What are the different types of Prototypes?
If you are confused with the terms “alpha and beta prototypes”, do not worry. Many of you are on that boat. Also, these terms have different meanings for different industries (e.g. software vs hardware). Since my field is medical device design, I am talking about hardware prototypes here.
The product development process takes place in stages. First, you have an idea. You then develop that idea into a concept (or many different concepts) of how it might be as a product.
Once you get the feeling that you think it will work, you set about turning it into a working model. Your work model may be an intermediate stage to prove the feasibility of your concept (you have to build many to make Kinks work), or it could be your actual feasibility model. A possible prototype is intended to prove that you can turn your concept into something that works normally as you intended. It gives you confidence that your idea is sound and should be able to be made using technology and readily available components (another question is whether your idea is commercially viable).
Achieving a feasible design is your first major milestone. The next milestone is the alpha prototype. Product development between feasibility and the alpha prototype involves much of the effort. You look for standard parts that you can use in your design and design custom parts if you can not store them. Most problem solving, testing and repetition takes place here. The goal is to build a design / alpha and beta prototypes of your product that will use the components of the product that you will eventually sell to consumers. This is an alpha prototype.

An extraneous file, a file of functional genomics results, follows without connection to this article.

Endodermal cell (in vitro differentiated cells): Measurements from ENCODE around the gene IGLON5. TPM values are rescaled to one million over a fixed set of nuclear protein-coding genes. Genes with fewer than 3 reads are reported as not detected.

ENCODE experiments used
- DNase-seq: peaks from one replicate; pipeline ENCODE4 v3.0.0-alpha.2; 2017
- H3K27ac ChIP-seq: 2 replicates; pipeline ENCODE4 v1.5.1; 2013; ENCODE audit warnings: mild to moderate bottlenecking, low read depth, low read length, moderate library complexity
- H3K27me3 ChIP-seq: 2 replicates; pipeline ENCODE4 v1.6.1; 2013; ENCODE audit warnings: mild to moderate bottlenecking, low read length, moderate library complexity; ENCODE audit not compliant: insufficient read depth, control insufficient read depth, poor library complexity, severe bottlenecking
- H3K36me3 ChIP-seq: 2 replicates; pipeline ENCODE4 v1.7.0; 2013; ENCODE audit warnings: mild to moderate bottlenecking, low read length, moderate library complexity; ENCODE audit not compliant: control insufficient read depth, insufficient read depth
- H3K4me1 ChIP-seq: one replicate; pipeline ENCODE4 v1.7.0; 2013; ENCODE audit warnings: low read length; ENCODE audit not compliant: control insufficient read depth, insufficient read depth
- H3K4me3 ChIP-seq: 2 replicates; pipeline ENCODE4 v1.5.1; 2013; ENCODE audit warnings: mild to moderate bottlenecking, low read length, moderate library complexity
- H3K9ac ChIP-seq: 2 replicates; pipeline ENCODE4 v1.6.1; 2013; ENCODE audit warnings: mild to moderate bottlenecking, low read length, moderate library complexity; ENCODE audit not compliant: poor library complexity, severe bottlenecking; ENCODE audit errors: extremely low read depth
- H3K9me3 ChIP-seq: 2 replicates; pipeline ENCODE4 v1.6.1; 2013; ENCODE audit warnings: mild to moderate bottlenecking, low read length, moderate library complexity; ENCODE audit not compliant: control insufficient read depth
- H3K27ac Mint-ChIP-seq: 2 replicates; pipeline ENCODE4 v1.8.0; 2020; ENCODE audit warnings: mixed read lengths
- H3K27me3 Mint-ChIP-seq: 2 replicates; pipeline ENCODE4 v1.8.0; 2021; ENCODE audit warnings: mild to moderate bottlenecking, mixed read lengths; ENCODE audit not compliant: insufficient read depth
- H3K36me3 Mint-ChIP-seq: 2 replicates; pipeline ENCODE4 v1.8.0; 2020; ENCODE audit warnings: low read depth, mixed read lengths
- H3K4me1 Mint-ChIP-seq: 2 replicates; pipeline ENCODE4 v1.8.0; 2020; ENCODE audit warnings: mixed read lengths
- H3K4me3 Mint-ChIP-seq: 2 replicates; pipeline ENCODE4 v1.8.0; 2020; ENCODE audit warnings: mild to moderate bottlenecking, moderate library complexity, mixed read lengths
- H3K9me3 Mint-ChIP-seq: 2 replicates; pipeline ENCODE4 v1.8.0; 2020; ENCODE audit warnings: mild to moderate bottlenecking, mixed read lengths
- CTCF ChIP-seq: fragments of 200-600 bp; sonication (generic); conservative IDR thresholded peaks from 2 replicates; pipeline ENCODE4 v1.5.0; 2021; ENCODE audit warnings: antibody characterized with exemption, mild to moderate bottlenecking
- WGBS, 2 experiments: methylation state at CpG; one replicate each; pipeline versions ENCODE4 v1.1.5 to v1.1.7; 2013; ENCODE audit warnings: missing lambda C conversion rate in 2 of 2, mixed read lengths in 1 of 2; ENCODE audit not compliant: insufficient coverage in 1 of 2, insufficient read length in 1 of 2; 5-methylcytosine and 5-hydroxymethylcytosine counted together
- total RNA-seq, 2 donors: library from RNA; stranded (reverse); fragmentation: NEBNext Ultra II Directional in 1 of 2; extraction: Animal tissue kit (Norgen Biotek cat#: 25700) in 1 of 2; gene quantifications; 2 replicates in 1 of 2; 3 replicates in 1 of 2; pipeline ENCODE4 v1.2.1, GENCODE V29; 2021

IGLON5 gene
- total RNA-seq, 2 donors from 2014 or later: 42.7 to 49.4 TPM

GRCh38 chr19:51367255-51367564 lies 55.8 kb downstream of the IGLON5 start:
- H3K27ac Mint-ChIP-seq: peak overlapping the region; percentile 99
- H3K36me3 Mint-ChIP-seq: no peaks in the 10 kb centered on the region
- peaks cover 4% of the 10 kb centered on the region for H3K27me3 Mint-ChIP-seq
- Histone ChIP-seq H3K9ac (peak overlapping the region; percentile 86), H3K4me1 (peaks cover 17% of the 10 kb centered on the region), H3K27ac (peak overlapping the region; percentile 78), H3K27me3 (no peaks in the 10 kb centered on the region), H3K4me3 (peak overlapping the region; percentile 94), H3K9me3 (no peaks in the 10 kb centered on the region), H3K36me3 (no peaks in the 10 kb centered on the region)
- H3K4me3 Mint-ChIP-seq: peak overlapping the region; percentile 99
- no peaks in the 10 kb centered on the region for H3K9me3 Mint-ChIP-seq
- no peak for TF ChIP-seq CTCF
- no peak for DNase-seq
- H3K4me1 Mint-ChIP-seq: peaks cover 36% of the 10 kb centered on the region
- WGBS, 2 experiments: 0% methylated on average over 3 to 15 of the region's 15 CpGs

The important thing to understand is that Alpha is still an estimate of how your product will look. Now you can improve the design with the aim of reaching the final look that you make and sell. The alpha prototype is close to you, but changes and improvements still need to be made. You will probably find suppliers who can provide an equivalent of what you used for your alpha prototype but with better volume reduction for commercial sizes. You want to include those parts in the design and make sure that the new parts do not introduce unexpected consequences. You will need to make touches to specific areas of the design. You can find parts that have better performance features than you can find for Alpha Build.
A beta prototype will be built incorporating final changes and improvements. Beta is as close as possible to commercial production. Why is it not a commercial product? This is because it is not built using actual manufacturing methods and tools required for commercial volume production. In most cases, beta prototypes are built by hand one by one. They are close to the commercial product that can be put through the final test. If the beta prototypes work reliably beyond the rest of the test requirements, you are ready to transfer your design to manufacturing. Five paragraphs ago the dream you started came true.